Contractor killed, another hurt after Big Island zipline accident
HILO (HawaiiNewsNow) - There are at least a dozen zip line attractions in Hawaii. The newest near Hilo was shut down after a worker fell 200 feet to his death during a test run. Another worker who fell was hospitalized.
Both men were contractors with the Maui-based company Go-Zip. They were setting up the lines for Lava Hotline and Kapohokine Adventures near Pauka'a about four miles up the Honoli'i Stream.
The company's website says it had the necessary permits but the tragedy puts the entire industry under new scrutiny.
In a statement, the company, under the name "Experiential Resources, Inc.," said, "The ERi family extends our heartfelt sympathy and aloha to the family and friends of our employees."
Ziplining has grown in popularity over the past few years and the industry has flown under the radar in terms of state regulation but that could change.
Ziplining involves gliding from one point to another often from great heights and over valleys at speeds of more than 40 miles per hour.
Police say today's trouble started with complaints from customers who said it didn't zip fast enough. The company had the cables tightened to make it faster. On the test run one of the platforms fell. The worker that was zipping on the line fell 200 feet down to the rocky streambed below. He died at the scene. He was 36 years old from Maui.
Another worker on the platform fell about 30 feet and is in critical condition with broken bones and internal injuries. He is 35 years old from Ohio.
"They were contractors who had just tightened the line and were in the process of checking the line. The first man had traversed approximately half of the 2,300 foot span when the tower collapsed and he fell to his death," said Capt. Randall Medeiros, Hawaii County Police Department. "The two men work for a Maui company that constructs and maintains zip lines. They were asked to tighten the rope to make it faster because the line which had been in operation for approximately a week had been the subject of complaints by customers who said that the line was too slow."
Ziplines have become extremely popular with companies operating all over the state. Yet they are not regulated like other amusement rides simply because they don't use a motor or electricity. A company doesn't even need a license to operate.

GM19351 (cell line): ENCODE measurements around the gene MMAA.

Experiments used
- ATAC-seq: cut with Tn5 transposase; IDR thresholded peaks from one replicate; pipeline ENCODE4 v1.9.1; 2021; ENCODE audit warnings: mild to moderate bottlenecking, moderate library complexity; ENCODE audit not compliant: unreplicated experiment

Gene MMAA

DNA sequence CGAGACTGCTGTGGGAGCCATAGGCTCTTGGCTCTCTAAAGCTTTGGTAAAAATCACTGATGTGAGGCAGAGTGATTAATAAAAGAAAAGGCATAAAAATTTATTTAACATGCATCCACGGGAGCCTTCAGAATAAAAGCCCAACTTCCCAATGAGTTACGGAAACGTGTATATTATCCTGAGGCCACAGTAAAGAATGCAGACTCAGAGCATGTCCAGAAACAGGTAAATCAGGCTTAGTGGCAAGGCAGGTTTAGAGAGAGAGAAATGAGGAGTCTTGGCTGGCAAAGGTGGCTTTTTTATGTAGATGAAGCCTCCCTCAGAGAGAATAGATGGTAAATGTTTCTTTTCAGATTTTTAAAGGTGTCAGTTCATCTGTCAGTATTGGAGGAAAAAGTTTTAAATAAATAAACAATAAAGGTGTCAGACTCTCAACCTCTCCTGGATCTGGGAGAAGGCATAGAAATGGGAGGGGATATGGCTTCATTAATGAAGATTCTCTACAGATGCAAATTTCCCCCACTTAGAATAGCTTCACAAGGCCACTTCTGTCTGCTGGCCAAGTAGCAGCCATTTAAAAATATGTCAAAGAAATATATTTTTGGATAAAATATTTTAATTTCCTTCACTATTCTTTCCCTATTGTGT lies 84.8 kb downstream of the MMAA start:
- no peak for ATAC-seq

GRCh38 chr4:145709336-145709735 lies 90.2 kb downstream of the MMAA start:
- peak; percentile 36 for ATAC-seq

"It's not like a construction contractor. There's no licensing. If anything they register it as a business, pay your general excise taxes, pay your unemployment insurance and all that but I don't believe there is a license involved in this," said Audrey Hidano, Department of Labor and Industrial Relations Deputy Director.
"Should there be?" I ask.
"Well I don't know it's something that is a policy decision and the legislature would have to make a call on that and add it to our statute or admin rules," responded Hidano.
Last legislative session State Representative Mark Nakashima introduced House Bill 1246 which would have regulated ziplines and required companies to be insured but it didn't go anywhere. You can be sure he'll push to get it passed again next session.
"It's a great thing however we need to ensure the health and safety of the participants are insured so we don't have accidents like we had today," said Rep. Mark Nakashima (D), Hilo, Kohala. "As well as addressing some of the environmental issues that ziplines go into."
The company's co-owner Gary Marrow had no comment. His company, Lava Hotline LLC, was also fined in May for unauthorized construction on conservation land in order to benefit his tours. He paid a $15,000 fine, plus $1,500 in administrative costs. He is also supposed to return the trail to its original condition.
Late Wednesday afternoon Big Island Mayor Billy Kenoi released the following statement:
"I want to express our concern and condolences to the families of both men involved in this tragedy. Our thoughts and prayers go out to their families."
"We will conduct a careful, thorough review to determine all of the facts in this case. We need to know exactly what happened and why, and we need to know exactly what went wrong. When we have completed that review and the facts are known, we will release our findings publicly."
The investigation is being conducted by Hawaii County Police Department.
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